Teen Volunteer Art Feature: Ella

 

Written by Ella, Teen Volunteer
Halifax Public Libraries' Teen Blog is written by and for teens. Discover more posts here.

This summer, our Creative Doers volunteers created art to be displayed in our Libraries. In this series of blog posts, they present their artwork that will be featured in the teen areas at Halifax Central Library and Keshen Goodman Library until the end of November. Ella's pieces are at Central Library.


After writing a series of blogs this summer about revolutionary female artists Mary Cassatt, opens a new window, Hannah Höch, opens a new window, and Yayoi Kusama, opens a new window, I decided to create three art pieces each inspired by each of these artists.

1) Mary Cassatt: Canvas painting 

Mary Cassatt was a 19th century impressionist painter who overcame obstacles both at home and in society. She participated in the women’s suffrage movement and expressed women's experiences and private spaces in her art. She also encouraged and cheered on young female artists.

In the era of male artists, her passion and feminism made me want to paint her.

I wondered if Cassatt lived today in the 21st century, where women’s rights are recognized, what would she look like?

I thought she would still be a hard-working career artist drawing on her drawing pad, while listening to women musicians.

2) Yayoi Kusama: Digital Art 

“I love pumpkins because of their humorous form, warm feeling, and a human-like quality and form.” 

This famous quote from Kusama is the reason why I decided to draw this art piece. I was drawn to what Kusama and pumpkins have in common. She is an artist who healed her pain through art. A pumpkin is ugly, but through Kusama's hand, it becomes beautiful.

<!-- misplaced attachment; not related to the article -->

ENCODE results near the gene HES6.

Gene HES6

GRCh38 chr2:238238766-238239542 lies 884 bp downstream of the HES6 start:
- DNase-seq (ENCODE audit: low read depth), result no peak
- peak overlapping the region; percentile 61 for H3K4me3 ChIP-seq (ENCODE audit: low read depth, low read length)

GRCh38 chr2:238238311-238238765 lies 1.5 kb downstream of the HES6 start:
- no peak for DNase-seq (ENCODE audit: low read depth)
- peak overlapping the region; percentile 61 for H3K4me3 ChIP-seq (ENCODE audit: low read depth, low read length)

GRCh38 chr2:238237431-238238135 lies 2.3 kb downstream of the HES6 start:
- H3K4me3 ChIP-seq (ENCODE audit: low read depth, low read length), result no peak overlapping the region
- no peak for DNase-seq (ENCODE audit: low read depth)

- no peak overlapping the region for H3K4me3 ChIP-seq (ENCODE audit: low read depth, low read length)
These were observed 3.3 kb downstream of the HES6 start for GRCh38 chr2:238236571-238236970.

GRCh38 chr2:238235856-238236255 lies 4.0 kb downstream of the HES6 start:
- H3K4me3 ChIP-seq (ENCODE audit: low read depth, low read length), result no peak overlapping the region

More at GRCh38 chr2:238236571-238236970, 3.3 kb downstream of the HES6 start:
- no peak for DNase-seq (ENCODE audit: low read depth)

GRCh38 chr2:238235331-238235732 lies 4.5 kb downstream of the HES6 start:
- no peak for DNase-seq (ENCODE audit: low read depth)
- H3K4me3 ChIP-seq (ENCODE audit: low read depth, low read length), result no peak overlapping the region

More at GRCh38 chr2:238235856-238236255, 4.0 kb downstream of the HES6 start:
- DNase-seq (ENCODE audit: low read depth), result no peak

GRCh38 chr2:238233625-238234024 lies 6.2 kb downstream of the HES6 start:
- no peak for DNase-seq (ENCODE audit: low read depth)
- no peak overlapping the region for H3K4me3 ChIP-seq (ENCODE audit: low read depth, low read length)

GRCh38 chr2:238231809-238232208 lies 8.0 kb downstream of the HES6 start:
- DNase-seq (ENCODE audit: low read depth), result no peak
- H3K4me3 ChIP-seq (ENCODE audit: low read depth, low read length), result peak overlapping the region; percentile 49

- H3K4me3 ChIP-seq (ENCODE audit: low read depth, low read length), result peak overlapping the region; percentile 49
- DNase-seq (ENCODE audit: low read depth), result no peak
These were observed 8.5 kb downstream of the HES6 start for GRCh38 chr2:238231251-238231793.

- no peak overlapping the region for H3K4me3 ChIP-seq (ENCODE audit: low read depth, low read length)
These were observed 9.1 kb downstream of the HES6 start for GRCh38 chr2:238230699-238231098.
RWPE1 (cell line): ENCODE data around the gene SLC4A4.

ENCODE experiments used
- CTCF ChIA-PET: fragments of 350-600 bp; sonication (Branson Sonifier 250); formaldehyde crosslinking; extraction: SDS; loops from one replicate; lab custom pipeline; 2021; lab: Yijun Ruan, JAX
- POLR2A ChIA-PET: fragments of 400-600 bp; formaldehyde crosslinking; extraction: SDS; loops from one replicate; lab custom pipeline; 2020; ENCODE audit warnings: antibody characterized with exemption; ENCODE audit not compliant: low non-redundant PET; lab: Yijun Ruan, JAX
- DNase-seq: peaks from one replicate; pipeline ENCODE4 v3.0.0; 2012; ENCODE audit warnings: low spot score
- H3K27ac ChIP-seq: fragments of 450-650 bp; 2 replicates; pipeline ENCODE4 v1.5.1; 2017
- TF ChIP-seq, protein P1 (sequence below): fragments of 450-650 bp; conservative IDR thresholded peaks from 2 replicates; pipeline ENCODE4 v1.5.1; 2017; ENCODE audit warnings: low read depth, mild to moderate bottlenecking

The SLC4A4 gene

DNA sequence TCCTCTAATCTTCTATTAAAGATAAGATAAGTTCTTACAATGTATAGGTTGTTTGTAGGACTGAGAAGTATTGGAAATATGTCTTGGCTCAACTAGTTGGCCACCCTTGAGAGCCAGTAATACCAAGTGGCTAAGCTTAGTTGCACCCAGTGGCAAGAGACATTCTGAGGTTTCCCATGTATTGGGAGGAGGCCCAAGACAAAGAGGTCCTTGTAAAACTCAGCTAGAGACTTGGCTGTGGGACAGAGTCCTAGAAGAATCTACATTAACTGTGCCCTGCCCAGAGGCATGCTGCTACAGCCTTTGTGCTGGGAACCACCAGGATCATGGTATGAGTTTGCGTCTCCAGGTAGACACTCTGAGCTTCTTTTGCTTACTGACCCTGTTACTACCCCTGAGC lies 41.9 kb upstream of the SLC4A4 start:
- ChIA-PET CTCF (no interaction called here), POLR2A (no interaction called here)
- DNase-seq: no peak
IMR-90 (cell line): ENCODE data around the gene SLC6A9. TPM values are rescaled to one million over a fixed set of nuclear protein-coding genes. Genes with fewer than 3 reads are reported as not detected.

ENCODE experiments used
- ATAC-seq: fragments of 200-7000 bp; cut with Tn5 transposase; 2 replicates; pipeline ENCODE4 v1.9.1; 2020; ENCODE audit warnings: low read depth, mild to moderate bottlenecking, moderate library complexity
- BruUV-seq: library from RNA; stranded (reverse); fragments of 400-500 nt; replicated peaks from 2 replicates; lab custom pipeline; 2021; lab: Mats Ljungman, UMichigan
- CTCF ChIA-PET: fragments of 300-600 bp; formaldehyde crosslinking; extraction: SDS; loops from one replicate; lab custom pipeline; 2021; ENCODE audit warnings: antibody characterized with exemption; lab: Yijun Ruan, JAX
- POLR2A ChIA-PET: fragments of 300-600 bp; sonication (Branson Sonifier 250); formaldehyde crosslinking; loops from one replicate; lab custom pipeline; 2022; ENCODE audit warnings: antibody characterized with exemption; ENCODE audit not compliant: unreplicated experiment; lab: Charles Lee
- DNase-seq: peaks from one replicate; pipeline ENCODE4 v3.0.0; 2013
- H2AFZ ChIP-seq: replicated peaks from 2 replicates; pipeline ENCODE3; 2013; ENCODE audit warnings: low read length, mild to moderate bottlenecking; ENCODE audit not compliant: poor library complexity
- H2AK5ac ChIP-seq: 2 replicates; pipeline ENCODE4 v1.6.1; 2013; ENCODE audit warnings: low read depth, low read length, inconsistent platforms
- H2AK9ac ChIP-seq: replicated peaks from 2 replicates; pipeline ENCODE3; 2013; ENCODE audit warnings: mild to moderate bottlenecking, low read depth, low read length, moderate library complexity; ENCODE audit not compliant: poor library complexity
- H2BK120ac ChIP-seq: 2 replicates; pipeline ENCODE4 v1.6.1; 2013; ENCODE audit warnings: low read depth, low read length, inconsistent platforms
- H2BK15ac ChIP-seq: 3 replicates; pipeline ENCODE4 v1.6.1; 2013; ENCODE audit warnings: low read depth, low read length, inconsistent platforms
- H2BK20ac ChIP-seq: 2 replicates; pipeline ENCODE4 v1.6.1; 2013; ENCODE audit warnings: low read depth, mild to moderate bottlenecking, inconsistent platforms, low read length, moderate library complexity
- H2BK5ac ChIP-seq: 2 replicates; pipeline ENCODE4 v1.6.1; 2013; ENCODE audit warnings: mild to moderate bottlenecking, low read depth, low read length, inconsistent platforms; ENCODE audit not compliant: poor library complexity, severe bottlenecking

Art has the power of healing, change, and touches the heart of the person looking at it. I had this feeling when appreciating Kusama’s fun and warm pumpkins. I also made my own pumpkin with that same feeling in mind.

On a flat black background, I created a three-dimensional shape of a pumpkin with dot patterns, which can be commonly found in Kusama’s art. By adjusting the size of the dot pattern, it added a sense of volume and rhythm, and the contrast of black and yellow made the pattern stand out. 

I drew the yellow polka dots that resemble lights in the dark. I tried to make the ordinary become unique, ugly become beautiful, and non-mainstream become mainstream.

3) Hannah Höch: Collage

Through sophisticated satirical art towards politics, society, and culture, Hannah Höch was an inspirational artist who was loud in the days when women’s voices were expected to be quiet.

Inspired by Höch’s collages, I wanted to express that all women are beautiful and that there can be no prejudice in beauty. That true beauty is beyond our cultural understandings of race, age, region or era. I hoped to represent this idea in a collage by assembling different modern magazine images.

By putting the torn text in the background, I wanted to criticize the press and media that manipulate public opinion on beauty, and through the striking red band I expressed the parallel consciousness of beauty without prejudice or preconceptions.

By choosing partial images of different women and then assembling them, I attempted to break the stereotypes or social standards about beauty. 

The half-face of the main female figure demonstrates the public persona that people often show to others.

The contrast between black/white, and colour, and between big and small represents harmony in disharmony.


About the writer

My name is Ella (Sunghyun) Kang and I’m 16 years old. I’m a teenager who loves art, reading, and Halifax. 

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